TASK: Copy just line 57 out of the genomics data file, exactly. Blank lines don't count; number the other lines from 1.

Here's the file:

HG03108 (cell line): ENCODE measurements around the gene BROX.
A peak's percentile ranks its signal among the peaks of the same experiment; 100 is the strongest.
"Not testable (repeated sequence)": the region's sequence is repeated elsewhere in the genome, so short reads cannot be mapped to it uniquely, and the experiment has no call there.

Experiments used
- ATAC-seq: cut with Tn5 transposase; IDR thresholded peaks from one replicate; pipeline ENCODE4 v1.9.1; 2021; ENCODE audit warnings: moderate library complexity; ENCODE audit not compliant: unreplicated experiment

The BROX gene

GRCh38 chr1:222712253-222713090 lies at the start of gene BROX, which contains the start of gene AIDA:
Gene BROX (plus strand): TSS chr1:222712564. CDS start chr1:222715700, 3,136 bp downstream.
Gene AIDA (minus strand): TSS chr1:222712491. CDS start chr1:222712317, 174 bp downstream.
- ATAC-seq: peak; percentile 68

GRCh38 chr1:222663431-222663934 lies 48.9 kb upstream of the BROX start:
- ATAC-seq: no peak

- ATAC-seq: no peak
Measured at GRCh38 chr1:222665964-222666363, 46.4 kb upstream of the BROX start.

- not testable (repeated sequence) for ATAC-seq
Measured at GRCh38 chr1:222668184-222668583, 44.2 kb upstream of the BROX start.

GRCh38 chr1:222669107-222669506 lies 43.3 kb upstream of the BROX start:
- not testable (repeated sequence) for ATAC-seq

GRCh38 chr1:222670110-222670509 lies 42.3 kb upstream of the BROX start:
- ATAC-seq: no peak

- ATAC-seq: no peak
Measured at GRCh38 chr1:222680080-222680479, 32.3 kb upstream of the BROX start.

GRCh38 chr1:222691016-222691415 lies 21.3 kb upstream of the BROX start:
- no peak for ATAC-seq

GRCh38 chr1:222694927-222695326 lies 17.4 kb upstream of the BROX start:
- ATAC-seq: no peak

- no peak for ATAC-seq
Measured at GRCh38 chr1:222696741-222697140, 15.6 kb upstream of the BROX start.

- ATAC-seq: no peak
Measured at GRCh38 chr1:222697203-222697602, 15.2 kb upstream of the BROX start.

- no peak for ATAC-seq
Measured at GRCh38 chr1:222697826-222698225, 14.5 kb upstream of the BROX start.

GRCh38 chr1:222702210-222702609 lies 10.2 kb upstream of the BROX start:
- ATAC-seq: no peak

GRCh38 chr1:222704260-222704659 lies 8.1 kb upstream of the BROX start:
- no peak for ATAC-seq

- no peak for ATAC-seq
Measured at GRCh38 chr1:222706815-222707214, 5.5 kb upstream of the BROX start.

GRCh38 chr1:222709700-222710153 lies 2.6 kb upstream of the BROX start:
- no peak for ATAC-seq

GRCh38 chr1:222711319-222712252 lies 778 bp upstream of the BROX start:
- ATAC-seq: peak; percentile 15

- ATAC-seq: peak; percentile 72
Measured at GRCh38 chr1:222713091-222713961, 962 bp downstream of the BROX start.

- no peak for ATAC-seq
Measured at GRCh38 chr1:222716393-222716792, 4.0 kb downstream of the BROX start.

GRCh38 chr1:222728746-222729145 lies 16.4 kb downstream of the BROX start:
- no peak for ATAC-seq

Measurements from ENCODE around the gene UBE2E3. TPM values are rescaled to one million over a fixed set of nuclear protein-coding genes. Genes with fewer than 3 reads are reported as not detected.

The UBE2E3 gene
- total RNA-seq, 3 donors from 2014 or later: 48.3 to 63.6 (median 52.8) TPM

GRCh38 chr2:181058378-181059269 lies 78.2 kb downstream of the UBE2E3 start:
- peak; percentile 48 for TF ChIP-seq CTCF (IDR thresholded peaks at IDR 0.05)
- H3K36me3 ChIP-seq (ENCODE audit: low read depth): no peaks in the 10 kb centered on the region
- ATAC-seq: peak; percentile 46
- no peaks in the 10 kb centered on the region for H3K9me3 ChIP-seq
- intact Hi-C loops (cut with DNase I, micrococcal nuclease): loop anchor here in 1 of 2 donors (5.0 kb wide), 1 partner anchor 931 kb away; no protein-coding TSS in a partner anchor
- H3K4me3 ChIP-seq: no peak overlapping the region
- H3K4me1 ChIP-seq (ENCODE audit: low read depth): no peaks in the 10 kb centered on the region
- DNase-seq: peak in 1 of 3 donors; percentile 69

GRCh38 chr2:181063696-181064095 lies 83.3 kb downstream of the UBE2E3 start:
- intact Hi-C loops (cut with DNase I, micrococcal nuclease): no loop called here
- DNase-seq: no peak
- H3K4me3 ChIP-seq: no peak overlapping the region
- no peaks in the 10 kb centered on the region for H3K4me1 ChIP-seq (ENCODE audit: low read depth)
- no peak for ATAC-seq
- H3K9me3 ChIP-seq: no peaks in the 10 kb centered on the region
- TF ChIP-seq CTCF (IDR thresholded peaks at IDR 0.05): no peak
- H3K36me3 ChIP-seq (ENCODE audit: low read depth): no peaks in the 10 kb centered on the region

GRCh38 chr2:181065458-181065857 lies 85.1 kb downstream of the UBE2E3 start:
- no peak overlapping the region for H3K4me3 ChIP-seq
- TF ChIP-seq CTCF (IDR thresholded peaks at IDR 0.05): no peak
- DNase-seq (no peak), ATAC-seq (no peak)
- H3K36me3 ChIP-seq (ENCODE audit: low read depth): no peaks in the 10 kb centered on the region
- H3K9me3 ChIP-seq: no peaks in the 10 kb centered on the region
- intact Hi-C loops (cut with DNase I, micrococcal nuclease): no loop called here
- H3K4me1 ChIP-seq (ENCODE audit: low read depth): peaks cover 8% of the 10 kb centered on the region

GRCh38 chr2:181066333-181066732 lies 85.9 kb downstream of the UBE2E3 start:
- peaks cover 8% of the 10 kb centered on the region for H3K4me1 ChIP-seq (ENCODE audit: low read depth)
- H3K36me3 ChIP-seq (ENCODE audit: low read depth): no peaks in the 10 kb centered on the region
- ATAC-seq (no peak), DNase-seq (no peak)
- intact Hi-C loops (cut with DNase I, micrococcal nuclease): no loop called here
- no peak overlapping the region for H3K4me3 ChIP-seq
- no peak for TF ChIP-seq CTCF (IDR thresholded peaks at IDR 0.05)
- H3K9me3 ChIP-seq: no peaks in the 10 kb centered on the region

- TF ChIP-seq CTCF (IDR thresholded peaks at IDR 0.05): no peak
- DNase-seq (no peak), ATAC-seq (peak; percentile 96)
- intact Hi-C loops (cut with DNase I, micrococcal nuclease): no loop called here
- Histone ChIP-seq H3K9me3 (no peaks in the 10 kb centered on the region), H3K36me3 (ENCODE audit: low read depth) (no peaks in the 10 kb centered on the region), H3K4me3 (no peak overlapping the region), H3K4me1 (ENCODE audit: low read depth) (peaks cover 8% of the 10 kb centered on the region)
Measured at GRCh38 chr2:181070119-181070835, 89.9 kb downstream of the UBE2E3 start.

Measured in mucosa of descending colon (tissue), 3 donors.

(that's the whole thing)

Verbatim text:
- intact Hi-C loops (cut with DNase I, micrococcal nuclease): loop anchor here in 1 of 2 donors (5.0 kb wide), 1 partner anchor 931 kb away; no protein-coding TSS in a partner anchor